By John KrullTheStatehouseFile.com EDINBURGH, Scotland – If we listen, blood can whisper old, even ancient, truths to us.Long, long ago, my ancestors lived in this country. My mother’s people were lowland Scots. They lived here, the family stories go, until they bet on the wrong side in one of Britain’s many battles of royal succession. They found themselves transported to Northern Ireland, where they were supposed to serve as a Protestant presence grafted onto a determinedly Catholic land.Several generations later, not many years before the American Revolution, they left and landed in the Carolinas, before heading north to Indiana around the time of the War of 1812.But they began in this land.Part of me – part of my children – began in this land.I didn’t journey first to Scotland until I was in my late 30s. My wife and I came on our honeymoon. We roamed from Edinburgh to Inverness to the Isle of Skye. We walked over streets that were here when my ancestors lived in this land. We hiked trails both green and stony.Scotland spoke to me then.It’s spoken to me ever since.It wasn’t just that the country is beautiful – although it is beautiful. The sky here achieves shadings of blue and gray that can soothe the most unquiet spirit. The highlands have a harsh, craggy splendor, earth and stone reminders of the weight of eternity.But it also was that this place was part of me.One of the homes of my heart.On that first trip, while my new bride did some shopping in Edinburgh, I stopped at a pub for a pint. Or two.The guys at the table next to me started reciting poetry. They were several rounds ahead of me. The drinks took the edge off their Scots burrs and transformed every “s” into ”sssssh.”It also made their recital endearing, particularly when they reached the climax.A man’s a man for ‘a that.Even slurred, Robert Burns’ poetry spoke Scotland’s soul.I also wandered the bookstores in Edinburgh, Inverness and elsewhere, reading upon the Scottish Enlightenment as my wife and I traveled – the long struggle to unshackle the human mind and spirit from all forces that would bind them. As I did, I understood in ways I never had before the devotion my mother’s people had to learning and to charting their own courses. I began to realize my resistance to outsourcing my thinking might be more than a personal quirk.The inertia of generation after generation after generation fighting to find its own way could have done something to push me down that path.One late afternoon, we stopped the car along an ocean cliff. I walked out to the edge of the bluff and looked at the water, whitecaps rippling the surface as far as my eye could see.I never have been a man who finds peace with ease. At that moment, though, I felt nothing but serenity.As I stared from atop that craggy bluff at the long stretch, I thought about the people whose blood flowed through my veins and how they walked this land centuries before I was even a notion. I thought about the children my wife and I wanted to have.In that moment, I saw and felt both how important I was in the living moment to my wife and, God willing, my children and how small a piece I was in the endless chain of existence.I thought about how big and how small we all are.We’ve been given reason these days, in some of the worst possible ways, to reflect upon where we all came from. Regardless of the motivation, it’s worthwhile exercise, because such reflection, if done with honesty and in the right spirit, should engender humility.And gratitude.I’m in Scotland again, this time with my son, who is approaching his own age of manhood.As he and I stroll these ancient streets, I think about where life might take my children and where it took all those came before us.As my son and I walk, the past itself seems to flow through our veins.If we listen, our blood can whisper truths to us.John Krull is director of Franklin College’s Pulliam School of Journalism and publisher of TheStatehouseFile.com, a news website powered by Franklin College journalism students.FacebookTwitterCopy LinkEmail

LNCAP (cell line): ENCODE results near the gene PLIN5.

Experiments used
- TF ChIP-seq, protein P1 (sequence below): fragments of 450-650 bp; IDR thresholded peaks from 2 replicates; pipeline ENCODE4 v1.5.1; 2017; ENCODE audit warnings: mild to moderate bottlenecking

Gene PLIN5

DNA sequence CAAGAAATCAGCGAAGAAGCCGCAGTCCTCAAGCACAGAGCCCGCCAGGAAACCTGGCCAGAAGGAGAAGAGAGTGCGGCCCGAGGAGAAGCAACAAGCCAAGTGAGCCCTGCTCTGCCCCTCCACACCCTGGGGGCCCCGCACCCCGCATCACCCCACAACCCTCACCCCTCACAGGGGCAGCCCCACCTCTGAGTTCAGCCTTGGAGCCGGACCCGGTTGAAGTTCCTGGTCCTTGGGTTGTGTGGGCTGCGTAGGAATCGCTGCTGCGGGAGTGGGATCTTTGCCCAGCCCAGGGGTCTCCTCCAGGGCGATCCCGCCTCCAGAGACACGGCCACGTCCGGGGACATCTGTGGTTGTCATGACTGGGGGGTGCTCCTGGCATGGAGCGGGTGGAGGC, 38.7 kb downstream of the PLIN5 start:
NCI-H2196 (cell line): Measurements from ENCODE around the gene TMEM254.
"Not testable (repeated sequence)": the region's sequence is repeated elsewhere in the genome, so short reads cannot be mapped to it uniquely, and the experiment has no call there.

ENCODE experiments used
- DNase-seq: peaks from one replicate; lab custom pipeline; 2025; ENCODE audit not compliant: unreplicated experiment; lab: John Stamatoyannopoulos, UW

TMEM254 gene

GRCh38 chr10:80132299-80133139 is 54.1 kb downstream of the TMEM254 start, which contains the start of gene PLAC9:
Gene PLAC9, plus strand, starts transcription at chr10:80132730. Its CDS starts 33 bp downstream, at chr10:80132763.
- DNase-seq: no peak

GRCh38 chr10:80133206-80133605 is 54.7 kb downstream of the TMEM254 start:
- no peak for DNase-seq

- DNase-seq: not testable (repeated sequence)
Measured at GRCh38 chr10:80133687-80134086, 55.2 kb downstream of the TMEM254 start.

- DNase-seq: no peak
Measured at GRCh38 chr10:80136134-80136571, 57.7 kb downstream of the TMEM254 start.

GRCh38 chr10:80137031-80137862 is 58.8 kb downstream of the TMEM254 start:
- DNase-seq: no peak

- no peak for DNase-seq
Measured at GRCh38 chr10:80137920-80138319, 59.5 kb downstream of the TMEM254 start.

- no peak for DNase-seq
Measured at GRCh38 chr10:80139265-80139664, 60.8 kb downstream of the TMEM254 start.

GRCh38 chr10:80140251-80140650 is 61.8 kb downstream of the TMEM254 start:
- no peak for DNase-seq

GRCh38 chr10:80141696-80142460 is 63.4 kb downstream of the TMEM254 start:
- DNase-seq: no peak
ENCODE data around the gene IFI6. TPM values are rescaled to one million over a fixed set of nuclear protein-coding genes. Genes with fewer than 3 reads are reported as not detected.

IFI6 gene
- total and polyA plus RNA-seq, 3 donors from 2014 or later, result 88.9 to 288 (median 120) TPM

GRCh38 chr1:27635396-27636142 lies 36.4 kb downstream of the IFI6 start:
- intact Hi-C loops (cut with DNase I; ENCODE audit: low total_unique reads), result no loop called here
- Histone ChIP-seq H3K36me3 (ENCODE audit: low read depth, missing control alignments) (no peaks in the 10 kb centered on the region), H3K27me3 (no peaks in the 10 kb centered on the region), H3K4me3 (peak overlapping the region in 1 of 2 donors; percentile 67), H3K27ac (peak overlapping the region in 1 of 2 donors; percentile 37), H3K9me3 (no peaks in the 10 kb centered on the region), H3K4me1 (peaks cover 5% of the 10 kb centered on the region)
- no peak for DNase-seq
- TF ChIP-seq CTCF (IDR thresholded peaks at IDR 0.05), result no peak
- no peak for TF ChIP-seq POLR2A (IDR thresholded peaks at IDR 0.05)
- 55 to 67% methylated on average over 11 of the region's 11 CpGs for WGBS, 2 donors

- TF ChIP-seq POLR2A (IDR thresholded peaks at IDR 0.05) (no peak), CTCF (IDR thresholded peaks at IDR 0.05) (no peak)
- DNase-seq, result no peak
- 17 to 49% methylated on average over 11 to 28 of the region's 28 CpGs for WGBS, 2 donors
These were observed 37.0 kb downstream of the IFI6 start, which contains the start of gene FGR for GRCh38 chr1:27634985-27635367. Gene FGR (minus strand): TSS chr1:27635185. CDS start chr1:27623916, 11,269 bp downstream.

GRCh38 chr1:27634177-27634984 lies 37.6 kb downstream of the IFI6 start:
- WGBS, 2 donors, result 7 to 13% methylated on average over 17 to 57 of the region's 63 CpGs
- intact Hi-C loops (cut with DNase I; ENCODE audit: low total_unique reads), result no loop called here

February 27, 2019, Staff ReportTheStatehouseFile.com INDIANAPOLIS — While the spotlight has mainly been on bills involving hate crimes and teacher pay, the Indiana General Assembly worked on a number of other bills, including:Medical MarijuanaHouse Bill 1384, authored by Rep. Jim Lucas, R-Seymour, would have legalized the study and use of medical marijuana in Indiana. The bill did not receive a hearing in the House public health committee.“To have just a handful of people stand in the way of something that has brought relief to millions of people across the nation, to me that’s just not good government,” said Lucas.Gov. Eric Holcomb, asked about the issue Wednesday, said he does not want Indiana to consider legalization until more research is done and action is taken at the federal level.But asked by a reporter if he’d tried marijuana, Holcomb said he had, in college.Gambling Sens. Mark Messmer, R-Jasper, and Jon Ford, R-Terre Haute, authored Senate Bill 552 to legalize sports wagering across the state in most circumstances, allow the city of Terre Haute to build its first casino and permit the city of Gary to relocate an existing casino.This bill is expected to expand the state’s gaming industry and assist in economic development. It passed out of the Senate in a 38-11 vote. It may have a tougher route in the House. House Speaker Brian Bosma, R-Indianapolis, said he considers it a major expansion of gambling. Holcomb said he will “need to take deep dive into all the details” of the legislation.Education Matters House Education Committee Chairman Bob Behning, R-Indianapolis, introduced two bills this session to alter Indiana’s education system on multiple fronts. In House Bill 1629, Indiana students would be required to apply to the Free Application for Federal Student Aid (FAFSA) prior to graduation. The measure would also widen the definition of elementary schools and protect school emails from public records searches.“We definitely want to conserve more money for the resources for serving students as opposed to searching through data,” Behning said about the public records provision.Behning also authored House Bill 1641 to change how charter schools operate across the state. HB 1641 would shorten the time period in which a school period can sell a vacant school building from two years to 90 days. A separate provision would require school corporations to include charter schools in tax referendums for operations.Each proposal drew scrutiny from leaders in traditional public schools when first introduced in the education committee.“As I see it, we’re trying to find additional money to teachers, and then we have a bill that is going to further erode the dollars that are going to public schools,” said J.T. Coopman, executive director of the Indiana Association of Public School Superintendents.For the third year in a row, a bill giving student journalists full First Amendment rights has hit a roadblock. The bill failed to receive a committee hearing this year. Last year it made it to the House floor where it died. House Bill 1213 would have granted student journalists in grades 7-12 the same freedoms and protections as professionals under the First Amendment. Under current law, based on a Supreme Court case decision inHazelwood v. Kuhlmeier, student news organizations cannot freely publish materials without being subject to censorship from the school administration.Author Rep. Ed Clere, R-New Albany, said he decided to not push the bill any further this year because there was still too much backlash from opponents the previous year, but he said he will bring the legislation back next year.“We can turn it around, but I’ve come to realize it’s going to take time,” Clere said.School SafetyBoth chambers put forth multiple bills to improve school safety, but most of those new programs are all tied to the same limited funding.In the House, Rep. Jim Lucas, R-Seymour, authored a bill to create a handgun training program for teachers and allow schools to pay for the $1,500 training with the state Secure School Safety Fund.Asked if the training program would drain too much from the funding, Lucas said that he hopes schools deplete the fund because it will show how much they need it and the state can put more money in. The bill passed in the House after much debate over the subject of schools arming teachers, which is already legal in Indiana.The House and Senate passed catch-all safety bills, House Bill 1004 and Senate Bill 266, which also take from the same funds. HB 1004 provides more flexibility to school districts when applying for school safety grants from the state. The bill also adds other items that further protect schools, including a required threat assessment, at least one active shooter drill per year, and an optional youth risk behavior survey. SB 266 focuses on creating more mental health services for students, and other school safety measures were rolled up into the bill by the time it reached the Senate floor.Jennifer McCormick, state superintendent of public instruction, said she and the Board of Education are worried lawmakers are pulling too much funding from one bucket, which is around $14 million per year.McCormick said, “[Legislators say,] ‘we want to start this program, we want to start that program,’ and you start taking and taking and taking.” Guns Legislators decided to not vote on a bill to allow licensed gun holders the right to carry their weapons inside churches located on school grounds. The measure, House Bill 1643, did not clearly outline the definition of school property, according to author Rep. Ben Smaltz, R-Auburn. Smaltz said he plans to revisit the proposal later this session. Election Security and Reform Senate Bill 105, authored by Senate Elections Committee Chair Greg Walker, R-Columbus, passed to the House in a close 26-23 vote. The bill provides guidelines for redistricting but allows the General Assembly to continue to draw district maps.Several groups advocating for redistricting reform, including the Indiana Coalition for Independent Redistricting, say SB 105 fails to end partisan gerrymandering and echoed support for a separate measure, Senate Bill 91, to establish an independent, citizen-led redistricting commission. SB 91 died in committee after it didn’t receive a hearing.Walker also introduced Senate Bill 571 to make it easier for independent parties to get onto ballots. While the Senator said he believed the bill would help minority parties find representation in government, critics said this would confuse voters. The bill died on the Senate floor.In the House, Rep. Thomas Saunders, R-Lewisville, introduced House Bill 1311 to move up the deadline for absentee ballots from eight to 12 days before an election. Saunders and advocates from clerks offices said this would help prevent a backlog of ballots during election seasonPublic Health/SafetySenate Bill 425 would have increased the legal age of buying tobacco products and vaping products from 18 to age 21 and prevents anyone under age 18 from entering smoking areas in clubs and cigar stores. It died in committee.The House and Senate each unanimously passed bills – House Bill 1333 and Senate Bill 192– that would make the distribution of any intimate or nude image of a person without their consent as a Class A misdemeanor and a Level 6 Felony for a second offense. Abortion and Women’s Health The House passed an abortion bill that would prevent a dilation and extraction procedure on a live fetus during a second trimester pregnancy. The procedure was described in the bill as extracting a fetus from a woman “piece by piece.” The legislation passed on the House floor with little debate.In addition, the House unanimously passed a bill that would allow a minor who is at least 16 years of age to consent to health care concerning the pregnancy, delivery, and postpartum care. A similar bill, Senate Bill 352, died by a close vote on the Senate floor after a long debate on whether the bill took away parental rights. Unlike the bill in the Senate, the House bill included a provision requiring medical providers to make a reasonable attempt to contact parents or guardians.Consumer CreditSenate Bills 104 and 613 battled each other in the Senate. SB 104, a bill to put limits on payday-type loans that was authored by Sen. Greg Walker, R-Columbus, was defeated. SB 613, authored by Sen. Andy Zay, R- Huntington, narrowly passed the Senate. It creates two short term loan options with interest rates critics say would be on a felony level of loan sharking.SB 613 passed 26-23 and now goes to the House. Gov. Eric Holcomb said this bill gave him “heartburn.” He said he’d like to learn more about the perspectives of lawmakers who backed it, but said that from what he knows so far “it just didn’t wear well.”Department of Child ServicesSen. Erin Houchin, R-Salem, led the charge to decrease caseloads and provide more state-backed resources to children served by the Department of Child Services. In Senate Bill 1, the DCS would be required to spend at least 12 months in search of an adult relative or sibling to help a child find a path out of foster care, among other provisions. Its counterpart, House Bill 1198, passed unanimously.Electric ScootersHouse Bill 1649, authored by Rep. Sean Eberhart, R-Shelbyville, regulates the use of electric foot scooters, specifying that they are not motor vehicles and that users must follow all the rules that apply to bicyclists. It unanimously passed the House and now goes to the Senate.FOOTNOTE: Erica Irish, Emily Ketterer, Andrew Longstreth, and Bryan Wells contributed to this story. They are reporters for TheStatehouseFile.com, a news website powered by Franklin College journalism students.FacebookTwitterCopy LinkEmail